Pakistan – Along the Karakorum Highway

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The road itself is not so different from any other roads driven so far, but it begins to weave its spell on you as you enter the north western territories. Here everyone is eager to tell you how unsafe it is, but somehow I feel very safe. The faces are those of honest people, a tall race with clear skin and piercing eyes. We are given a police escort in relay across each small regional boarder; they are friendly young and speak proudly of their own family. The Pashto dialect is totally different to anything heard so far adding to the sense of having crossed an invisible boarder. As we advance the high mountains close in and the Indus River crashes impressively through the valleys. This feat of engineering took 12 years to complete…but in the forty years since its completion the upkeep has never really been possible. The rock face, so steep and fragile continues each year to destroy parts of the road, blocking the passage and discouraging a true route of communication between China and Pakistan. The colourful trucks that so contrast with the grey slate mountains, are more often than not for local transport, supplying Gilgit and surrounding areas.

There is a decisively Afghani feel to the small towns we pass through. Smoky chai shops, wooden ladders leaning on shop fronts leading up to the second floors, typical woollen Pashto caps and not a woman in sight! Chapattis and local mutton spice up the air, and I feel a little in a time capsule. But we cannot stop, the police have planned our night stop further down the valley, and I’m left only with these fleeting impressions, unable to immerse myself fully in this particular reality.

Only three times did we manage to slip through the police net, diving on small tracks into narrow side valleys lined with mulberry trees. A large group of men sit in an orderly circle around Luca posing the few simple questions they are able to pronounce in English, they are aware of their international reputation and are eager to dispel the myth…”So how does it feel to be amongst the bloodthirsty terrorists of Al-Qaida?” jokes an elderly school teacher.

White mulberries are collected with nets and eaten by the hand full, and delegates of women come to meet Tanja and me, and invite us shyly into their domestic space. There is a family living just beside where we are camping, I’m surprised to see how integrated the dwelling is with the surrounding nature. A small stream has been diverted to pass through the property, beds with simple rope mattresses are lined up outside beneath the trees and a smooth stone with a perfect dimple inside acts as a double bed. There is an inflated goat’s skin hanging from the tree to make butter and a small one room hut, presumably for when it rains. All is screened of with simple colourful cloths and woven mats. By evening the word has inevitably spread, and we are assigned two police guards who sleep on string beds in the warm evening outside beside our trucks!

Next we attempt a high pass to test the smaller members of the group in high altitude. It’s cold and we see our first snow from close up. A few villagers light a huge fire and we admire the perfect stone walls and cultivated terraces that characterise the area (some with special pink poppies!)…but at around midnight our truck ceiling is lit up with a red and blue light. Apparently the police got word of our passage and have been searching for us since three hours, with a puncture on the high pass and only spotting us by chance shining lights on the new cheerful reflective fish that now decorate our trucks.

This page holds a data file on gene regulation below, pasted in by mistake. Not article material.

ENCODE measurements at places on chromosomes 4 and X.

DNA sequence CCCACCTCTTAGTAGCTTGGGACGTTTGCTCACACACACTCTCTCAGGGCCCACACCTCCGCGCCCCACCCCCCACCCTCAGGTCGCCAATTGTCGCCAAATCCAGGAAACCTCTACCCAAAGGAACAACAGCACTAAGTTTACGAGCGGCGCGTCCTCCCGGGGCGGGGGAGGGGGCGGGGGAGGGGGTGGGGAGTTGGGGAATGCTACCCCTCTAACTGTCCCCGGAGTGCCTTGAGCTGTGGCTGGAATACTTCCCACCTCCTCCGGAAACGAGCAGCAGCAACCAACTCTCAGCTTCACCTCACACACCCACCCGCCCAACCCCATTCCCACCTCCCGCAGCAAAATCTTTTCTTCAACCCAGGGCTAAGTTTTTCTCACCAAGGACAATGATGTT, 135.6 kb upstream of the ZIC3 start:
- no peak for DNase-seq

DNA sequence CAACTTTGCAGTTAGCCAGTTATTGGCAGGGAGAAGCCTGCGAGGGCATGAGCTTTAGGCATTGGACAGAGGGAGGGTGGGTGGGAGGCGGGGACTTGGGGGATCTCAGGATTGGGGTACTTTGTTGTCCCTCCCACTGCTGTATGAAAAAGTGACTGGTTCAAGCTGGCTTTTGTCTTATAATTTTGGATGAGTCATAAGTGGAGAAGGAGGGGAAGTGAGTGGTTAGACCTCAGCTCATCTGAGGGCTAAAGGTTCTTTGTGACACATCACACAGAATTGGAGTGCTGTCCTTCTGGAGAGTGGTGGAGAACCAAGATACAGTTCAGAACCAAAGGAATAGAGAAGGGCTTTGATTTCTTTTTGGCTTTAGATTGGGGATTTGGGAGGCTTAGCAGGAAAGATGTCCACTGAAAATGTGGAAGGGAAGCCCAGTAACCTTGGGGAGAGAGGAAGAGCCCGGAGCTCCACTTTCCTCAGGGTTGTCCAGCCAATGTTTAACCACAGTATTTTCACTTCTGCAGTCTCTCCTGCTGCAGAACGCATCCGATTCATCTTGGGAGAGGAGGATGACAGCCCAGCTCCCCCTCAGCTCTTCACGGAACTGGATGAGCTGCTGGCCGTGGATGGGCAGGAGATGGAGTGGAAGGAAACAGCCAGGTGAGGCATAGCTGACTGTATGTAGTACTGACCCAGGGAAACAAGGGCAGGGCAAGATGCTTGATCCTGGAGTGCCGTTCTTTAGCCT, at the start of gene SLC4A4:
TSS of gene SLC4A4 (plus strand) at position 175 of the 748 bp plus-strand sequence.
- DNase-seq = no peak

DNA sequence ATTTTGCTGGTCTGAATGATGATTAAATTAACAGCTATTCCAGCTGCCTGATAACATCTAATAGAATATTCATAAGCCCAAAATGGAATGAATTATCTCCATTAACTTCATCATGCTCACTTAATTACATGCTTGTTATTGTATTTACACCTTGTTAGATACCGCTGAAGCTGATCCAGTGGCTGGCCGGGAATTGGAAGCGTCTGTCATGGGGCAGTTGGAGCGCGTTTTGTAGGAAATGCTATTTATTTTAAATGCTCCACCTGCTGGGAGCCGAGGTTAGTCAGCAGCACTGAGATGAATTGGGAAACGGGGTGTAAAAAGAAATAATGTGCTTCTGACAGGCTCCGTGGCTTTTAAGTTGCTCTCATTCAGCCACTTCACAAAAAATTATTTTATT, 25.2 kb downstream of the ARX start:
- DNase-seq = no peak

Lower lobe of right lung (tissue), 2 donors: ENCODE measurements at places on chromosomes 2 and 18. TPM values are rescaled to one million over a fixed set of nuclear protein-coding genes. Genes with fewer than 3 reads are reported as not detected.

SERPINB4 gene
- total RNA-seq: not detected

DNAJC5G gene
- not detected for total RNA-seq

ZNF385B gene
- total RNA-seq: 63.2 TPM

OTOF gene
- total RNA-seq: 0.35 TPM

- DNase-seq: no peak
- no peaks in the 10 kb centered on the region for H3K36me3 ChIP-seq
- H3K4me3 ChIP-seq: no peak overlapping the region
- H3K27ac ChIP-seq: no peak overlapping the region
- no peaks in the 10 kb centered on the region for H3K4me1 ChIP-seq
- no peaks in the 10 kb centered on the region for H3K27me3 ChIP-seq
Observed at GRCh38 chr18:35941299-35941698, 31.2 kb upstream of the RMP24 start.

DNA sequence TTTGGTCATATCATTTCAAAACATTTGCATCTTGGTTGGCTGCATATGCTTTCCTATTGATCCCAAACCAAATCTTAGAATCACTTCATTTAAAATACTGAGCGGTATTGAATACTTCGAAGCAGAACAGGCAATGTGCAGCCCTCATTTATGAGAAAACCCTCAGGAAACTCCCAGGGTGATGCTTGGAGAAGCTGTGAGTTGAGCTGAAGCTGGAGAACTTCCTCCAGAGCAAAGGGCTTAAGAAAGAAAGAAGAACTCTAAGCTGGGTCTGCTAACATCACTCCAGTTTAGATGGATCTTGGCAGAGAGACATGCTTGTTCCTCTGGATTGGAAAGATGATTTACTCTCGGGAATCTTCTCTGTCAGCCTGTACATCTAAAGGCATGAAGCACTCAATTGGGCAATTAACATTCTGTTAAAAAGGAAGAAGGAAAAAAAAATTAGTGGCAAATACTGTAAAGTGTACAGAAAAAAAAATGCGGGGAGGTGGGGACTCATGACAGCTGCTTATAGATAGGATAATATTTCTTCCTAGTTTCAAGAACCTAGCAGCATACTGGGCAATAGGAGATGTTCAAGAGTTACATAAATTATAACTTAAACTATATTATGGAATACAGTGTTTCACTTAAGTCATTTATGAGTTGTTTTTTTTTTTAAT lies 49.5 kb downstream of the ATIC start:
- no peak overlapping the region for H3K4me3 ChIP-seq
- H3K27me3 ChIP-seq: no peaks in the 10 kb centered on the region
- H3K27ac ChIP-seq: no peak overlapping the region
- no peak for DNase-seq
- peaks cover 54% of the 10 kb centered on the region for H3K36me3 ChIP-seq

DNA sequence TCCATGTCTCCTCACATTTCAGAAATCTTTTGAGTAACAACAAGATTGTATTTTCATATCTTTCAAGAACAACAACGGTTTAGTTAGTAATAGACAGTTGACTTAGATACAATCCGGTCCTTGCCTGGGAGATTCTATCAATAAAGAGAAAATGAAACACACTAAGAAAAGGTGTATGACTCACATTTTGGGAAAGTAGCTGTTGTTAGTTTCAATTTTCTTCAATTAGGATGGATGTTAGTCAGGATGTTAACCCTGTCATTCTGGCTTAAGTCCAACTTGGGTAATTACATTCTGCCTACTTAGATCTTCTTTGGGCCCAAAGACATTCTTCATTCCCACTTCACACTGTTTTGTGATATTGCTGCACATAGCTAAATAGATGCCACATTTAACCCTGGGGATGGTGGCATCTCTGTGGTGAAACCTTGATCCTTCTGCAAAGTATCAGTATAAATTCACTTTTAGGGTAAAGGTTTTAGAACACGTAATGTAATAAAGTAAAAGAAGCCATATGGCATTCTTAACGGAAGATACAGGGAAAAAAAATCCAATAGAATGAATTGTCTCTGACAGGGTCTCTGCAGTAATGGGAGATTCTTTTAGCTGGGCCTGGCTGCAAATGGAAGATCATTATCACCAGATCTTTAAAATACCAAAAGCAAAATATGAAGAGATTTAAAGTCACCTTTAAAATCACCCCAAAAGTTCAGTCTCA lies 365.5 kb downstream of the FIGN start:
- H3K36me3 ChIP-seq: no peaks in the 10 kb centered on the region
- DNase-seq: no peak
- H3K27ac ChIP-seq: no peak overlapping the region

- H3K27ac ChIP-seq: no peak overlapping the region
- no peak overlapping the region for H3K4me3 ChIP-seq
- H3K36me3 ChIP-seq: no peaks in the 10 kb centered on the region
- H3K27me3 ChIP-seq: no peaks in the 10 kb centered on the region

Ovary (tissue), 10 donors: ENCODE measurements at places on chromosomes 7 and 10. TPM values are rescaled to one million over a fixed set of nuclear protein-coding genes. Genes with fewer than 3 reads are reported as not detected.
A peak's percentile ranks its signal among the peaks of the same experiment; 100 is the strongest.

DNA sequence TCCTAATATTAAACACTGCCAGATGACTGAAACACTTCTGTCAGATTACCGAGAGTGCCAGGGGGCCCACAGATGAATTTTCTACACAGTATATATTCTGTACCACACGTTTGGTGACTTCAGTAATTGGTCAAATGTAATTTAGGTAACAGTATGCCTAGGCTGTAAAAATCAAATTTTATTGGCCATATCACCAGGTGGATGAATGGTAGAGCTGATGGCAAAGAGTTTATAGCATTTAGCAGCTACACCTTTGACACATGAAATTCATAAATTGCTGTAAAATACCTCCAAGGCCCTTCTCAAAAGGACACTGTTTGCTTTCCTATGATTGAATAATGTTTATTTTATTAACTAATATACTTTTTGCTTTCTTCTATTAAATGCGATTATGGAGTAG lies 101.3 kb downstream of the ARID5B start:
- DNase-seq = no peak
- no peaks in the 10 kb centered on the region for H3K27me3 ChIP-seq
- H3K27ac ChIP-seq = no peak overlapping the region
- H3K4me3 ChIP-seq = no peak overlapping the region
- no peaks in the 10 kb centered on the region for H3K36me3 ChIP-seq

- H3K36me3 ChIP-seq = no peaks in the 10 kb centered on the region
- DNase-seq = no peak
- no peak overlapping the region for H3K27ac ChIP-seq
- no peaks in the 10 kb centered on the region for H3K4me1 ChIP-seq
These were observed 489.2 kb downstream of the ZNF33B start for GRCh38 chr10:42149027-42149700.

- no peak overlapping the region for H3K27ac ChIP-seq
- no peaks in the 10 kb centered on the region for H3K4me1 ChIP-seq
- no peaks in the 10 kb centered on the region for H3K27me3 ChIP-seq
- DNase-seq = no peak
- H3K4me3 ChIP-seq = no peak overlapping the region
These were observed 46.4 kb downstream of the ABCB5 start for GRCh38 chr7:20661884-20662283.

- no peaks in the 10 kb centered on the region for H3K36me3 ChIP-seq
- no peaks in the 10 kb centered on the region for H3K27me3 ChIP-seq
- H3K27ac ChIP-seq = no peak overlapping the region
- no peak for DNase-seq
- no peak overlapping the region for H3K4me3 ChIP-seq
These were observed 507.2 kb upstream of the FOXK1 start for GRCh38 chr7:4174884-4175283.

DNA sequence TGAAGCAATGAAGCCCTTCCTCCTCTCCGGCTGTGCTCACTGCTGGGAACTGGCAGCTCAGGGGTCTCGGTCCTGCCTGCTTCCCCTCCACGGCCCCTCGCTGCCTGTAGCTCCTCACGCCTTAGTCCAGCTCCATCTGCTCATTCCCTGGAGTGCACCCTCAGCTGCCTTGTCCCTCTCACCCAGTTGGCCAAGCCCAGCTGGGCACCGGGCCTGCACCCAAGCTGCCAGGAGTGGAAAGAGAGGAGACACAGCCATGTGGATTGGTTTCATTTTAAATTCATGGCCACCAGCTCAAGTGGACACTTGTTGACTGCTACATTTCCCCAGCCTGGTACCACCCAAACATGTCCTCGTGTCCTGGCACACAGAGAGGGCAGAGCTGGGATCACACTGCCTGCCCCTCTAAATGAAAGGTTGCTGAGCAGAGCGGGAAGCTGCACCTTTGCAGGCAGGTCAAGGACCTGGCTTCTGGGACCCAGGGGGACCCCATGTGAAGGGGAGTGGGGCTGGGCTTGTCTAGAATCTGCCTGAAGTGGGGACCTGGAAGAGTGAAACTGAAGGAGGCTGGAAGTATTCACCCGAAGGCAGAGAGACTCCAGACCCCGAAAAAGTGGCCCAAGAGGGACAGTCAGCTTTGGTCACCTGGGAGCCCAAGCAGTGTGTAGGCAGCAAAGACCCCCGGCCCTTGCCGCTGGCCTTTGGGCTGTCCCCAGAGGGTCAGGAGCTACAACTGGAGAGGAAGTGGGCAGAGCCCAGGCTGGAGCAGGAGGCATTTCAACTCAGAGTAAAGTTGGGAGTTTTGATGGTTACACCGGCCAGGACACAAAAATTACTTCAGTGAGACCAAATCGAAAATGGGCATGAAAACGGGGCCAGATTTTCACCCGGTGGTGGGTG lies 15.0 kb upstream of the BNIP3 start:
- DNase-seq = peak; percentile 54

They want to shift us, but Luca is adamant…we have a problem with our gears and can’t move until we have repaired it in the morning. One policeman says he will sleep in the front of the truck to guard us. Luca gives him our spare sleeping bag and the matter is settled.

The next morning our guard casually passes me his Chinese rifle through the window so he can collect some fire wood. He assures me there is a secure and I place it dubiously on our bed, holding it like an exotic animal that might sting. I want it out before the kids wake….they are getting all to used to seeing fire arms and of course Giulio is attracted to them like a magnet.

Once out of the North western frontier territory, we are again free to circulate alone. There is the meeting point of three of the most inponent mountain ranges in the world: The Himalaya, the Hindu Kush and the Pamir mountains. Directly in front of us is the ‘killer mountain’ Rakaposhi proving us with a good opportunity to set camp and relax for a few days. For the first time in days our phones are active and we speak to the other members of our ‘crossing China’ group who are one day behind us, we arrange to meet up and celebrate the first of May with homemade tagliatelli and breathtaking views.

After many days wondering about the rocks hanging precariously above our heads, our fears are verified. A huge boulder and landslide fallen during the night, blocks the road to Gilgit. We will have to go back and find an alternative route on the other side of the river. We take our chance over a narrow suspended bridge, holding our breath as we cross, the wood creaking and moaning at our passage. A strong coffee is needed when we reach the other side to calm our frayed nerves…we promise each other this is the last such bridge we will cross!

Further down the road as we near Gilgit, we pass six burnt out buses, reminding us of the troubles in this area just a few weeks ago, later learning to our horror that twelve people were executed on this spot in the Sunni Shiite rivalries… …ideas about safety are always relative, depending on who and where you are in which moment.

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